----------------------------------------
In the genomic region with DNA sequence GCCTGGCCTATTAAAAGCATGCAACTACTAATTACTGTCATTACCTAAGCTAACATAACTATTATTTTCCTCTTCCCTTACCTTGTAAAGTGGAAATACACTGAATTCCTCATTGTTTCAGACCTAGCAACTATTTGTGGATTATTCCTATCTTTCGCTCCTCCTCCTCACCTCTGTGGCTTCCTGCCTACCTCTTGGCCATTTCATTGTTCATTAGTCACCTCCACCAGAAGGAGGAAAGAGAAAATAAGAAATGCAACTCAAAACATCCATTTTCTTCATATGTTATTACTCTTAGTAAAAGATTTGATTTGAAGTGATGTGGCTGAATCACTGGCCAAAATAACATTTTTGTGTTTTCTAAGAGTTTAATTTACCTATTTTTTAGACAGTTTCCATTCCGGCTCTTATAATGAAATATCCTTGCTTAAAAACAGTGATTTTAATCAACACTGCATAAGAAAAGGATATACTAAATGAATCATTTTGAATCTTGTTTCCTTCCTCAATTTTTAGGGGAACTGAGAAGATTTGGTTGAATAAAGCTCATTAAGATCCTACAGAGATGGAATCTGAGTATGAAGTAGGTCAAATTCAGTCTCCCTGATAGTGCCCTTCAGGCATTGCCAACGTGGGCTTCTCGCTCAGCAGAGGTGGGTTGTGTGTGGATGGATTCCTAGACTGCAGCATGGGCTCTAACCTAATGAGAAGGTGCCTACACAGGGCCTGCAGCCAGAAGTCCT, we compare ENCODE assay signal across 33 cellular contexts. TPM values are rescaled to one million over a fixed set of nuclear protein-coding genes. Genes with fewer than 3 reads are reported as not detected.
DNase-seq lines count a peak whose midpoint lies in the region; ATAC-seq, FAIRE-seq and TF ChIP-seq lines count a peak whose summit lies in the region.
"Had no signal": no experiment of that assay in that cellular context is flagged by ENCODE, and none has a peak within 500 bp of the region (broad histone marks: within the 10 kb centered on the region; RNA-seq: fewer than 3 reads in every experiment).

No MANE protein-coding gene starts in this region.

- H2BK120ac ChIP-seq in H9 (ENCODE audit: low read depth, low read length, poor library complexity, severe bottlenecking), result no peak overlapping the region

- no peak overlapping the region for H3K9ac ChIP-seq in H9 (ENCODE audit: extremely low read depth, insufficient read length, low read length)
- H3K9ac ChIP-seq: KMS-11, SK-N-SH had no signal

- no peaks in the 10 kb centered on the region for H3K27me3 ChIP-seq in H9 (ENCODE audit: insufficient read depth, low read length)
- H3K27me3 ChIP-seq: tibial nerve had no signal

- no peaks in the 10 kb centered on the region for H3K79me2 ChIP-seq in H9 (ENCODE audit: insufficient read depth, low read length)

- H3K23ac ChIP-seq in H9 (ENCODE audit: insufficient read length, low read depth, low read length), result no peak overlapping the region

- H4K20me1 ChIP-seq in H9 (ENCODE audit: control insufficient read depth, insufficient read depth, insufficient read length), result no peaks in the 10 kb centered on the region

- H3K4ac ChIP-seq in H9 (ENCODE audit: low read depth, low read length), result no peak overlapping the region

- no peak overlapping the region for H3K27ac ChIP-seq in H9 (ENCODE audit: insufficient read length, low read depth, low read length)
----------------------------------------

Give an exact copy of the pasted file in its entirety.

In the genomic region with DNA sequence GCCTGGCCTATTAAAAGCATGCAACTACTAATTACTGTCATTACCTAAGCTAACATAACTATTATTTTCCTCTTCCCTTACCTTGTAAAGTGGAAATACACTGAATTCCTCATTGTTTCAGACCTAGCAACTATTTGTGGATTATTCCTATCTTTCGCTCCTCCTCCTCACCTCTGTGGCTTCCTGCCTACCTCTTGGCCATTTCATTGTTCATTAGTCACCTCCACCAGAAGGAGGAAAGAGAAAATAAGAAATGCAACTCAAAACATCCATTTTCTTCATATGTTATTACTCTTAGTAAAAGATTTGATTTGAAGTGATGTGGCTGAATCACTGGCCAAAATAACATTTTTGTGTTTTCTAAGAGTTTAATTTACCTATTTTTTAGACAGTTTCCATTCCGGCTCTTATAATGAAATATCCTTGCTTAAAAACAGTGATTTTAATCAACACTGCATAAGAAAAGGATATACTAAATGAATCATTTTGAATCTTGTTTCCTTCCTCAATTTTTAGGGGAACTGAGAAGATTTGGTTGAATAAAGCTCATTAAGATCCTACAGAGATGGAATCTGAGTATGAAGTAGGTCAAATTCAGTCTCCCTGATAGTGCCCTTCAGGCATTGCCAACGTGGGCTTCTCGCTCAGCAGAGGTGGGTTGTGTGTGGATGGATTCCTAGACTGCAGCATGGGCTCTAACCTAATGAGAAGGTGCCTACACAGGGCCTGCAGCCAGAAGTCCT, we compare ENCODE assay signal across 33 cellular contexts. TPM values are rescaled to one million over a fixed set of nuclear protein-coding genes. Genes with fewer than 3 reads are reported as not detected.
DNase-seq lines count a peak whose midpoint lies in the region; ATAC-seq, FAIRE-seq and TF ChIP-seq lines count a peak whose summit lies in the region.
"Had no signal": no experiment of that assay in that cellular context is flagged by ENCODE, and none has a peak within 500 bp of the region (broad histone marks: within the 10 kb centered on the region; RNA-seq: fewer than 3 reads in every experiment).

No MANE protein-coding gene starts in this region.

- H2BK120ac ChIP-seq in H9 (ENCODE audit: low read depth, low read length, poor library complexity, severe bottlenecking), result no peak overlapping the region

- no peak overlapping the region for H3K9ac ChIP-seq in H9 (ENCODE audit: extremely low read depth, insufficient read length, low read length)
- H3K9ac ChIP-seq: KMS-11, SK-N-SH had no signal

- no peaks in the 10 kb centered on the region for H3K27me3 ChIP-seq in H9 (ENCODE audit: insufficient read depth, low read length)
- H3K27me3 ChIP-seq: tibial nerve had no signal

- no peaks in the 10 kb centered on the region for H3K79me2 ChIP-seq in H9 (ENCODE audit: insufficient read depth, low read length)

- H3K23ac ChIP-seq in H9 (ENCODE audit: insufficient read length, low read depth, low read length), result no peak overlapping the region

- H4K20me1 ChIP-seq in H9 (ENCODE audit: control insufficient read depth, insufficient read depth, insufficient read length), result no peaks in the 10 kb centered on the region

- H3K4ac ChIP-seq in H9 (ENCODE audit: low read depth, low read length), result no peak overlapping the region

- no peak overlapping the region for H3K27ac ChIP-seq in H9 (ENCODE audit: insufficient read length, low read depth, low read length)